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Nature: Childhood liver cancer is caused by epigenetic mutations, and its origin is just a hepatoblast!
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Nature: Childhood liver cancer actually originated from a hepatoblast! Childhood liver cancer is caused by epigenetic mutations, and its origin is just a hepatoblast!
Hepatoblastoma (HB) is the most common malignant tumor in children and one of the malignant tumors with the highest incidence among children under 5 years of age.
HB is believed to be derived from liver precursor cells, and its morphology is similar to immature liver cells.
Because the prognosis of patients varies greatly, tumor distribution, tumor staging, and complete tumor resection are all considered prognostic indicators of HB.
Researchers at Hiroshima University analyzed molecular studies of nearly 160 cases of childhood liver cancer, and discovered molecular markers that help understand and treat huge differences in prognosis.
This research was published in “Nature Communications” on September 20, and the paper is titled “Genetic and epigenetic basis of hepatoblastoma diversity”.
Hepatoblastoma (HB) is the most common liver cancer in children. It manifests as abdominal pain and tumorous abdominal masses, and it mainly affects children under three years of age, especially children who are born prematurely or with very low birth weight.
Surgical removal of tumors and preoperative chemotherapy have been shown to cure HB patients, but the prognosis of HB patients also varies greatly.
The underlying cause is not clear, nor is the genetic susceptibility and molecular aberrations that cause these differences. The term molecular aberration refers to any abnormalities in genes that can cause changes in gene expression. Molecular aberrations may be gene mutations, duplication of DNA fragments, or abnormal DNA methylation patterns.
Methylation and demethylation involve the addition or removal of one carbon atom and three hydrogen atoms (a group of methyl groups) from molecules throughout the body, respectively, like billions of small switches. In DNA, methyl groups are added or removed from cytosine nucleotides along the gene sequence.
Cytosine methylation is closely related to the level of gene expression. It also provides an important epigenetic effect (or how your environment or even behavior changes the way your body reads DNA sequences). Transforming into different body functions is crucial, especially during development.
In addition, a comprehensive genomic analysis of HB tumor cells (a collection of all genetic material in them) showed that they are the least mutations in all childhood solid tumors. This strongly suggests that epigenetic variation is one of the causes of the disease.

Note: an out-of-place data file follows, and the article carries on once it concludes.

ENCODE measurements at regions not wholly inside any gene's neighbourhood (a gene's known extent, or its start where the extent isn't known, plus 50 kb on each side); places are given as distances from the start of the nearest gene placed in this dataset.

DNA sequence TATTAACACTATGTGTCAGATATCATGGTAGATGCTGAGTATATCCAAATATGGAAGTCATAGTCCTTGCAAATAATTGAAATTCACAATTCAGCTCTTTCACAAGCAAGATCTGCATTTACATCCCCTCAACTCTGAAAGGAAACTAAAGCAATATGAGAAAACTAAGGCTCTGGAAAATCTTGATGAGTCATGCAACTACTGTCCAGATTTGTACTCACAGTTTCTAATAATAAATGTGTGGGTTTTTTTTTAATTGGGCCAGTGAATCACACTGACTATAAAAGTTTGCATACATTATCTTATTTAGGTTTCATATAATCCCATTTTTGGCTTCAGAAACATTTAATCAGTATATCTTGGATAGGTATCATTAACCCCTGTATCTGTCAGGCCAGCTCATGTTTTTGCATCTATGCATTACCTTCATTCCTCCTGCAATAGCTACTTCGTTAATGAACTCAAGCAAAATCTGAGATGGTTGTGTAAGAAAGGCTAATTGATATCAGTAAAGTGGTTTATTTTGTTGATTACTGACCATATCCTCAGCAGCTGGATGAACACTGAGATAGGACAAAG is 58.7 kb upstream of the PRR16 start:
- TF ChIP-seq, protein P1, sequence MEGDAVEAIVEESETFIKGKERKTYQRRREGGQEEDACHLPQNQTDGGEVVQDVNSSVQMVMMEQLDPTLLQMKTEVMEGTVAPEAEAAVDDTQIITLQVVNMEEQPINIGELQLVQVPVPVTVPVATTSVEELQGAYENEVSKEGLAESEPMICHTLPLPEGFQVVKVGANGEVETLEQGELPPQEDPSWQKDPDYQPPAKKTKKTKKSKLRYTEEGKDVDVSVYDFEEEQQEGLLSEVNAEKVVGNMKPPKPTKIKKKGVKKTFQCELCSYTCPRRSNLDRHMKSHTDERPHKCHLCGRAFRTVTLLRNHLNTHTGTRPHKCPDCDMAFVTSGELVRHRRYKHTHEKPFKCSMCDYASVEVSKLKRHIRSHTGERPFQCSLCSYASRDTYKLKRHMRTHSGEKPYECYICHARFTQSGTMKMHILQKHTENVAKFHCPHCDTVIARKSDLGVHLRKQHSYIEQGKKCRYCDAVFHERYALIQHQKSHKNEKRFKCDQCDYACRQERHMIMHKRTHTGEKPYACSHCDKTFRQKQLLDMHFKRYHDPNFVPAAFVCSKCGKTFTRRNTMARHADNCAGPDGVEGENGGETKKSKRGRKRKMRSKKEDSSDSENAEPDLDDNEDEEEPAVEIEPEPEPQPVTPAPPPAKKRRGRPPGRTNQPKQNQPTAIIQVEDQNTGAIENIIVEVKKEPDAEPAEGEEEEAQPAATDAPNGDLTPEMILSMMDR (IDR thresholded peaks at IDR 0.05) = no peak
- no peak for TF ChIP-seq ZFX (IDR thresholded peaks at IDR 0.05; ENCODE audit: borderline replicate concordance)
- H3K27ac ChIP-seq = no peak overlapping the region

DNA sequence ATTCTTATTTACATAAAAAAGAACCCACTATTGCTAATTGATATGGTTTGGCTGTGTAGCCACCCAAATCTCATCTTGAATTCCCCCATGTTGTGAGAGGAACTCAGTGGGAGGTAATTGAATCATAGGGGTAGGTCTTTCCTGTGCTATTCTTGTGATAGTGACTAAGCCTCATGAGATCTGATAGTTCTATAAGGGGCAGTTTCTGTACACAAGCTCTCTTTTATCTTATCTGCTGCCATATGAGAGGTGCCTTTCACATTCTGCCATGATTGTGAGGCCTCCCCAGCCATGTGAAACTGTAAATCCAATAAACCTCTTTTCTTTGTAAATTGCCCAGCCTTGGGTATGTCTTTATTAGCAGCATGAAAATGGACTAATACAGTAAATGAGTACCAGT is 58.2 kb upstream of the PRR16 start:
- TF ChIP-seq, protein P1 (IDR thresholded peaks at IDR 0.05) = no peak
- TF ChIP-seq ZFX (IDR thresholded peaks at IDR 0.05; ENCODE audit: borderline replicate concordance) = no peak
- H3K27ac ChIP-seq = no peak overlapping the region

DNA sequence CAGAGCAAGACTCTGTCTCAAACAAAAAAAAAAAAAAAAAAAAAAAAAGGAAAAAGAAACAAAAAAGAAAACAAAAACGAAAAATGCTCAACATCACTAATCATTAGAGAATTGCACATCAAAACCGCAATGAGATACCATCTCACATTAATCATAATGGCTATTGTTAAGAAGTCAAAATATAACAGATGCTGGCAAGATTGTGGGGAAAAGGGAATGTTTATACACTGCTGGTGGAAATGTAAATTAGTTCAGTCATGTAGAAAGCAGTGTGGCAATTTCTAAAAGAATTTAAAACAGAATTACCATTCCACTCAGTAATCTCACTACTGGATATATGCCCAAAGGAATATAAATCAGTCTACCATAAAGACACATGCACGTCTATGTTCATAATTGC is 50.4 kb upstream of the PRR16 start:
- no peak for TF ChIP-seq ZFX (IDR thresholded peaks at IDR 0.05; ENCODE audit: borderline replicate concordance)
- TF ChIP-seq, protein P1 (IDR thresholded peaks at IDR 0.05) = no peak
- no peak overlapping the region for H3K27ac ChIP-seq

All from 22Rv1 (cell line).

“In order to improve the prognosis of HB patients, we really need to know what these epigenetic driving factors are,” said Eiso Hiyama of the Center for Basic Research and Development of Natural Sciences at Hiroshima University, “and explore what’cells of origin’ are – basically Is the origin of everything.”
Therefore, the research team performed genomic, epigenome, and methylation analysis on 163 untreated childhood liver tumors. The survey is divided into three main parts.
First, the researchers identified genetic variants to clarify the genomic drivers of HB, thereby elucidating the genetic aspects of cancer susceptibility. Second, they delineated a “methylation profile” (a collection of all methylation modifications in the genome) to reveal the many ways in which HB cancer originated.
These different pathways are categorized in turn according to their environmental impact. In doing so, scientists have revealed the origin of different subtypes of cancer related to different pathological characteristics, genomic changes, and gene expression.
Finally, the research team combined clinical information with all these molecular characteristics to accurately stratify different types of HB patients.
In most cases, they found that the occurrence of cancer is driven by the increased production of the transcription factor ASCL2 and the selective methylation pattern of insulin-like growth factor 2 (IGF2).
Transcription factors control the rate of transcription of genetic information from DNA to messenger RNA (the molecular chain that plays an intermediary role in genetic activities). Messenger RNA reads and copies the DNA formula, and then continues to “translate” the formula into various proteins that make up most parts of the human body. At the site of HB cancer, the ASCL2 transcription factor plays a vital role in this process.
At the same time, IGF2 is believed to stimulate the growth of children’s tissues and cell differentiation.
Methylation analysis also revealed that HB cancer is characterized by a decrease in the number of methylated cytosines in the enhancer region. The enhancer region of the genetic code is the site where transcription factors bind to it—in this case, the region where ASCL2 binds to DNA.
This leads to an exceptionally extended production time for ASCL2. This, together with the IGF2 methylation pattern similar to that of fetal liver, indicates that the “cell of origin” is a hepatoblast. Hepatoblasts are the precursors of fetal liver cells.
They are very similar to intestinal epithelial cells in many respects. Intestinal epithelial cells are protective cells that line the outer surface of organs. Like cancer cells, they are prone to proliferate in large numbers.
This systematic analysis of HB tumors should now allow a more accurate ranking of the risks faced by different patients and the genomic therapies that are more suitable for their particular circumstances.
Nature: Childhood liver cancer actually originated from a hepatoblast
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